Heather Neill goes global in this week's highlights.
East meets West
Narrative, live music and contemporary dance make up the ingredients of South, the Vayu Naidu Company's mythical, time-zone hopping exploration of life in a multicultural society. Find out how the story unfolds when "as the needle points south, our three strangers are stranded in the light of the ripening sun".
The first performance will be at the Gulbenkian Theatre, Canterbury, on May 1, followed by an extensive tour taking in cities from London to Birmingham, and unusual venues from Ludlow to Grassington in Yorkshire.
Tour details: www. vayunaiducompany.org.
Inside a spectacle
Tattoo is the latest work from IOU, a company that likes a challenge. This one is designed for "unusual spaces", and, to prove that, opens this evening in Eureka! car park, Discovery Road, Halifax. The 40-minute show promises to "engulf anyone watching it as towering machines spout wet wobbly eggs" against an enveloping ambient soundscape. Watch out for precarious glasshouses and insect-like troopers in "a multi-sensory experience that affects, fascinates and engrosses" while it provides audience members with "proximity to the weird characters". Experience it in Falkirk, Brighton, Bradford, Liverpool, Woolwich and Stockton-on-Tees. For tour information: www.ioutheatre.org.
London's Latin Music Festival La Linea still has some treats for salseros and lovers of Spanish rock. On May 2, Aterciopelados from Colombia make their UK debut. Time magazine has described them as "one of the 10 best bands on planet Earth". Spanish Harlem Orchestra + Motimba will perform salsa tomorrow evening, and Alejandro Escoveda brings celebrations to a close on May 5. Tickets: 020 7960 4242; www.rfh.org.uk.
To run alongside its production of The Seagull, the Royal Exchange Theatre in Manchester presents an unusual post-Chekhov piece. Ward 6 interweaves some of the 400 stories written by the great playwright. His favourite themes - thwarted love, mortality and impending revolution - will be expressed by characters such as a visionary student, a struggling doctor and an aged professor. More surprisingly, there will also be "a shape-shifting female presence guided by a lone jazz player". Until May 9.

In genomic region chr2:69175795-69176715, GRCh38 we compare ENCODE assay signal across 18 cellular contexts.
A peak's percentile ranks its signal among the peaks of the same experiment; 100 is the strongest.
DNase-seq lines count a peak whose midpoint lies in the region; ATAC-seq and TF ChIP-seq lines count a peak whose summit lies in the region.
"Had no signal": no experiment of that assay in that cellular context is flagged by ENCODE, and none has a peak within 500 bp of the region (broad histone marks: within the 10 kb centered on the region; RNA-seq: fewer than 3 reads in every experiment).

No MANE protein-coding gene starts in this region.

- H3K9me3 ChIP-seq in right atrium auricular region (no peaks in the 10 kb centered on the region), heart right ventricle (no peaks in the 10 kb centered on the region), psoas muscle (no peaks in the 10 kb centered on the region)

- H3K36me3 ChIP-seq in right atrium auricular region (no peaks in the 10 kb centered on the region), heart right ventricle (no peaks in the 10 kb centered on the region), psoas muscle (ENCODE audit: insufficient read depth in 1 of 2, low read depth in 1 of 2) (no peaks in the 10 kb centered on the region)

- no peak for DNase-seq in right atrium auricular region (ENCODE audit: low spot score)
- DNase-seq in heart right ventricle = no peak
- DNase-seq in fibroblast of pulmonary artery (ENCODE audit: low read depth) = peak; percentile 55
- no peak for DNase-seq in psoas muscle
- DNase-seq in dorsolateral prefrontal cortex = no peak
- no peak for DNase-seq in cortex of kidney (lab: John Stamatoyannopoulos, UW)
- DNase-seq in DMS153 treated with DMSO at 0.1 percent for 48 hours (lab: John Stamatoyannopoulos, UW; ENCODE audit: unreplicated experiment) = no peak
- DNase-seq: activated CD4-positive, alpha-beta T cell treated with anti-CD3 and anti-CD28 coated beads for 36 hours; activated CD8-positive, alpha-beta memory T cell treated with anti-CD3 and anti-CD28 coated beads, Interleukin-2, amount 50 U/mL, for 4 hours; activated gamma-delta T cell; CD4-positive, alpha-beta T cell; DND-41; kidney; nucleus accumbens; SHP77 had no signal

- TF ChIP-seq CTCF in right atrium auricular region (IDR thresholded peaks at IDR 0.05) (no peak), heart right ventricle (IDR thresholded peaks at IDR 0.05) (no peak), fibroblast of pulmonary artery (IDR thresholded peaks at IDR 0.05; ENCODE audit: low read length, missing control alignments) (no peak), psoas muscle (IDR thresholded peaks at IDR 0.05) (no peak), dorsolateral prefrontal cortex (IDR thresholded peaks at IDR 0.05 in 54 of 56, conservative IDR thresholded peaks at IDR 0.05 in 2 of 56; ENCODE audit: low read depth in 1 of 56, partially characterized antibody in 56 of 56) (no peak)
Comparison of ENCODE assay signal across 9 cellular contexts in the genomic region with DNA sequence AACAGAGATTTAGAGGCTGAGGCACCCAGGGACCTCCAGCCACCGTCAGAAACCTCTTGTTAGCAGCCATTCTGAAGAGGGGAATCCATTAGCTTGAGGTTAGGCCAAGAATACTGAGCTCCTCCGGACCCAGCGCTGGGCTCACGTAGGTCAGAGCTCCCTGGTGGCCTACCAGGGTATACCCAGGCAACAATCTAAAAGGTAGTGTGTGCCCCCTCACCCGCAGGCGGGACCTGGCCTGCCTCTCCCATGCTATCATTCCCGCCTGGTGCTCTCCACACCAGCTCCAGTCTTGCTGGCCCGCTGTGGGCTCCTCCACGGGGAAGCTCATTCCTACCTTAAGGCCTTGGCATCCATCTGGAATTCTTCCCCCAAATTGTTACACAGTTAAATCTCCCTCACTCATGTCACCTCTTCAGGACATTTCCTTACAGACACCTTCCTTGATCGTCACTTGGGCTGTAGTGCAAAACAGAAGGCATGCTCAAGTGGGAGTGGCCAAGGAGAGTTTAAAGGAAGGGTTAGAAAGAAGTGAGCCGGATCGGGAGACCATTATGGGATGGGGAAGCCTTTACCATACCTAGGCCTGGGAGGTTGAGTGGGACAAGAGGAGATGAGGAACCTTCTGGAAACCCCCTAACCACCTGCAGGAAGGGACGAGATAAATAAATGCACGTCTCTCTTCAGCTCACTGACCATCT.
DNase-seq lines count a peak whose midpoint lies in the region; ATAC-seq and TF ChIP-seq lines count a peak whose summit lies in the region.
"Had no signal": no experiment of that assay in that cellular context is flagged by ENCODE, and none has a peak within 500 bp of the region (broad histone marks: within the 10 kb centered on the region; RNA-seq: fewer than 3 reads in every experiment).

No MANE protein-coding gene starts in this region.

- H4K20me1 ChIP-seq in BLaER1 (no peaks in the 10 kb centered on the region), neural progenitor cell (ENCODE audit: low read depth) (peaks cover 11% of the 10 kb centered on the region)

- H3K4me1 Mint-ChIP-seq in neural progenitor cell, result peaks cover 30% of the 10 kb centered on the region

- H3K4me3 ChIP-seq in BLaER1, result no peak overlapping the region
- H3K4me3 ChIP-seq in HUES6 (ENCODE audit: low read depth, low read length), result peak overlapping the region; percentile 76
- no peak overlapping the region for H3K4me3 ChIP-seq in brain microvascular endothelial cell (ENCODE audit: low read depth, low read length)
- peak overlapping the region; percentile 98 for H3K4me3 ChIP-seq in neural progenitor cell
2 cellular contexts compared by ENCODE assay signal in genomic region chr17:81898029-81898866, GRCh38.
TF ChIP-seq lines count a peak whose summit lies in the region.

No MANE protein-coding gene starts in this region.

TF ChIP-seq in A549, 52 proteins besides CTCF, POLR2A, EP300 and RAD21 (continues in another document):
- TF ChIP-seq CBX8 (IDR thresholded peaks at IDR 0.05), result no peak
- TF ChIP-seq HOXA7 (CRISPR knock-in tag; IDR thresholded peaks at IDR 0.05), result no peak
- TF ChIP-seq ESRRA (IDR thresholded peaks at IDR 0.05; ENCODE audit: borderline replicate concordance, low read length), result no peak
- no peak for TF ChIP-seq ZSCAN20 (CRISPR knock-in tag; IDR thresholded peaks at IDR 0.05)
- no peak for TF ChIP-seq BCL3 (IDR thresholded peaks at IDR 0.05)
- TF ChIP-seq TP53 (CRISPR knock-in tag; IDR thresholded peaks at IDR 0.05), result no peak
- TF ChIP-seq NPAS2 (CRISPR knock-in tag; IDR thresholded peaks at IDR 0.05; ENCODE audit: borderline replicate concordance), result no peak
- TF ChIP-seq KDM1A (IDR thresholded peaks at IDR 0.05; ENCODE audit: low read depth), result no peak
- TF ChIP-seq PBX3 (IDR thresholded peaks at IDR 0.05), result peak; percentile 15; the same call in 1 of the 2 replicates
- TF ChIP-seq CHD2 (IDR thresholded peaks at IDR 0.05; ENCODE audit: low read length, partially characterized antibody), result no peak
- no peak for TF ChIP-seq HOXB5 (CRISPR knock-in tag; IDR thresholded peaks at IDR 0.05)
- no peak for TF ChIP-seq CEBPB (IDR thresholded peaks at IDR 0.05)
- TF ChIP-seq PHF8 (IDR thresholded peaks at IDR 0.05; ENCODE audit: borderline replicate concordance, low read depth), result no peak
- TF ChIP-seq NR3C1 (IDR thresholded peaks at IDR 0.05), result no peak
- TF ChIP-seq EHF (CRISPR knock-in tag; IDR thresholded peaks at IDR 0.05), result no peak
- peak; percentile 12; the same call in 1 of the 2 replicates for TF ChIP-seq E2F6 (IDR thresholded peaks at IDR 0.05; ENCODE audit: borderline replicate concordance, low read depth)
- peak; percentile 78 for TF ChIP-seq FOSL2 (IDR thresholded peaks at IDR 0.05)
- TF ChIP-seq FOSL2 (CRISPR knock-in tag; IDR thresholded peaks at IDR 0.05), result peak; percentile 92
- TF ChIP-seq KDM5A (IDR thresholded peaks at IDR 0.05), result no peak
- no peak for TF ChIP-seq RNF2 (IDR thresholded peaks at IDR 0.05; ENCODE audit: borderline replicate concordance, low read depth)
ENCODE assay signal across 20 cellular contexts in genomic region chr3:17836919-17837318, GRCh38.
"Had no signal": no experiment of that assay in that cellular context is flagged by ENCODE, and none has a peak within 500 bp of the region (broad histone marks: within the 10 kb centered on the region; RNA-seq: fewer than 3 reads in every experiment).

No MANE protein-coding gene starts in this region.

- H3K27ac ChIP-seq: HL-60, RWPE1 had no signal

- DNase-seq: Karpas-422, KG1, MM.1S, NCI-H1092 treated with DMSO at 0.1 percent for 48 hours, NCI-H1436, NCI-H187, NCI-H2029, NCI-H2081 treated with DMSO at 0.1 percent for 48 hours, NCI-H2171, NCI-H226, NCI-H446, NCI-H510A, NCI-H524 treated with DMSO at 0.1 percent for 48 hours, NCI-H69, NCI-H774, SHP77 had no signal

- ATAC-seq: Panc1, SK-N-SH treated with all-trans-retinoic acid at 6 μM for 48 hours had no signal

Tickets: 0161 833 9833.
The National Film Theatre in London has begun a monthly series under the title Artists' Film and Video Season. On May 20, Michael Curran will present a celebration of his work featuring video pieces, but focusing on his 60-minute film Love in a Cold Climate, based on The Snow Queen. Similar evenings will feature Graham Gussin (June 24) and Breda Beban (July 22).
Tickets: 020 7928 3232.
Sounds of Australasia
Queen's University, Belfast, plays host to antipodean music in its 2003 Sonorities Festival of contemporary music. Its title, You Hit Him He Cry Out is pidgin for piano, and it is New Zealand pianist Dan Poynton who opens proceedings on April 29. Other artists include the ensemble Lontano playing work by composers from New Zealand and Northern Ireland, percussionist Neil Foster and classical guitarist Alan Banks playing music by Australian composers. Tickets: 02890 245133.
Anyone who missed the hilarious stage and film versions of Ayub Khan-Din's multicultural family comedy, East is East, could do worse than set out for the New Vic Theatre in Newcastle-under-Lyme, Staffordshire, where it will be revived from May 9-31. Tickets: 01782 717962.